Dr. Monisha Pulimood, Associate Professor of Computer Science, and Dr. Kim Pearson, Associate Professor of Journalism and Interactive Multimedia, have received a grant from the National Science Foundation’s Transforming Undergraduate Education in Science (NSF-TUES) program.
This project seeks to combine the disciplines of computer science and journalism. Drs. Pulimood and Pearson and their students will develop a model for courses in computer science and other disciplines to collaborate with a community partner.
The model will serve to prepare students for an uncertain economic and global landscape. Interdisciplinary approaches to real-world situations are some of the best ways to efficiently and concisely solve problems, and this grant allows a mechanism for collaboration between students of diverse interests. Assessments have been created in order to measure the technology-based solutions that come about from this project
An example of a practical use of this system is exploring pollution in New Jersey, specifically brown fields. Brown fields are areas of land that have high percentage of toxic chemicals in them. The ultimate goal of this project is to present the data about the levels of these chemicals in a more efficient and comprehendible way.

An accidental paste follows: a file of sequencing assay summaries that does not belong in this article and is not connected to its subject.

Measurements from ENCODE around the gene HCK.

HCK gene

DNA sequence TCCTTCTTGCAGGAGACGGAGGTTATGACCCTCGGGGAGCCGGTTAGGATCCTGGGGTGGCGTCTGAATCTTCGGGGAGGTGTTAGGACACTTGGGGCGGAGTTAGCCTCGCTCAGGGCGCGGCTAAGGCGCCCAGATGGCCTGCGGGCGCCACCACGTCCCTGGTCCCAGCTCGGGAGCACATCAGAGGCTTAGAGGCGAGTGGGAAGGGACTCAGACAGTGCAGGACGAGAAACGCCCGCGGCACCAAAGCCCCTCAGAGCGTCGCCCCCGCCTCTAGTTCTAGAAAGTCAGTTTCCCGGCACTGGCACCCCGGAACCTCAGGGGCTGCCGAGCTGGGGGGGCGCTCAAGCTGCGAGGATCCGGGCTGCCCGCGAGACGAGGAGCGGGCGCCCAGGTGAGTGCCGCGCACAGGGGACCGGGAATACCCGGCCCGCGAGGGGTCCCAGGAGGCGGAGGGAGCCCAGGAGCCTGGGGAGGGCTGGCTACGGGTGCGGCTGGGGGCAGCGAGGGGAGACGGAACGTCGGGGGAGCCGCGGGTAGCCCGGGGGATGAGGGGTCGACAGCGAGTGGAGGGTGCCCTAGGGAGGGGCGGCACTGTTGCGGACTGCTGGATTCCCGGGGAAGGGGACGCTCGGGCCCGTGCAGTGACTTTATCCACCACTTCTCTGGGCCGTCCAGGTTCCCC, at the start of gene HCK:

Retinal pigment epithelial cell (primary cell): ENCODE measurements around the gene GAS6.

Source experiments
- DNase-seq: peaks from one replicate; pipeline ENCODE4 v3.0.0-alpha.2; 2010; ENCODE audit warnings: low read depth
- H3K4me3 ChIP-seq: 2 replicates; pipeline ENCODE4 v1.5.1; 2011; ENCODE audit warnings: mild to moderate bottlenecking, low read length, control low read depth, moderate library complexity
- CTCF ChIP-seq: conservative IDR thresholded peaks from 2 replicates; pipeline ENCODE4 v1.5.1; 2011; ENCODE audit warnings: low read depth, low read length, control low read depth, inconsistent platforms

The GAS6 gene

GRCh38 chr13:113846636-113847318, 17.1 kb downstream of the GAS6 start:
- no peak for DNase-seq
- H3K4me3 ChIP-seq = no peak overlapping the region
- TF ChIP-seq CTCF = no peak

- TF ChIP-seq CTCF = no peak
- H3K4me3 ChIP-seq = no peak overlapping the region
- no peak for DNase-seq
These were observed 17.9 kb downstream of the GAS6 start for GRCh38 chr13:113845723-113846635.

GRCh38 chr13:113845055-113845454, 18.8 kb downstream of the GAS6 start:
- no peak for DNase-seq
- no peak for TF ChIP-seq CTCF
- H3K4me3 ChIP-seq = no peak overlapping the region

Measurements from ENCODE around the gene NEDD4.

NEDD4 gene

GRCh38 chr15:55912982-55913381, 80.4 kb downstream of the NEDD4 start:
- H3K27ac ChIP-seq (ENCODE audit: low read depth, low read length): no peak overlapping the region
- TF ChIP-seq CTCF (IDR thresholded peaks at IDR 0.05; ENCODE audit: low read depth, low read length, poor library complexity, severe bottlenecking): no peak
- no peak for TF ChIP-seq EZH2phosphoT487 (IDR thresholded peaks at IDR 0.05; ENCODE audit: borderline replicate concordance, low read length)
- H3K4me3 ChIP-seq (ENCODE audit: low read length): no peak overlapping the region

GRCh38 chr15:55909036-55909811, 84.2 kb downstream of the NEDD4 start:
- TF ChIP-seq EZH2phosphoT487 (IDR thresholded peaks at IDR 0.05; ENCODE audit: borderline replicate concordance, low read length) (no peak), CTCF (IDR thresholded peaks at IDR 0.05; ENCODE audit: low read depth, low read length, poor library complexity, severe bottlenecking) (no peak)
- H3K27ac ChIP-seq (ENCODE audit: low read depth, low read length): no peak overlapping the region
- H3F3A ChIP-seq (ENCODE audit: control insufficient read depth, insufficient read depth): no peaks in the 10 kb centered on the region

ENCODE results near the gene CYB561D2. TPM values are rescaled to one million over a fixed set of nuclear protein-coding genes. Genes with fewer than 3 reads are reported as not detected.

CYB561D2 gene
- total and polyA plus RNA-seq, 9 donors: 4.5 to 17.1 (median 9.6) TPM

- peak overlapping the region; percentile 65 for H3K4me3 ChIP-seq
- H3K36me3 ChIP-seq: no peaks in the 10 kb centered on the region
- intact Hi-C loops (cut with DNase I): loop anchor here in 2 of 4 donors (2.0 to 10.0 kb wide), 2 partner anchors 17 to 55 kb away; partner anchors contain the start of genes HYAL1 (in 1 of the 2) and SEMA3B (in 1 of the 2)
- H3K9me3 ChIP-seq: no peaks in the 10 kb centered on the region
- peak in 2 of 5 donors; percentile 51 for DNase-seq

The computer science majors will design and build the computational ystem to provide the data so that people can fully understand it. The journalism majors will work on publicizing these issues through news stories, blogs, and any form of social media.
The two professors are also working closely with TCNJ’s Bonner Center for Civic and Community Engagement and Habitat for Humanity in order to bring attention to these issues so that the areas of land can be cleaned. Eventually, Habitat for Humanity would like to build houses on this land.
While the grant represents a huge step forward in terms of purifying these brown fields, it also functions to provide a means of collaboration between disciplines. Many professionals, including journalists, do not fully understand the capabilities of the technology available. That is, they do not see how technology can be especially useful for their works. This grant unites two seemingly unrelated disciplines on a project that has many practical benefits.
By Andrew Miller
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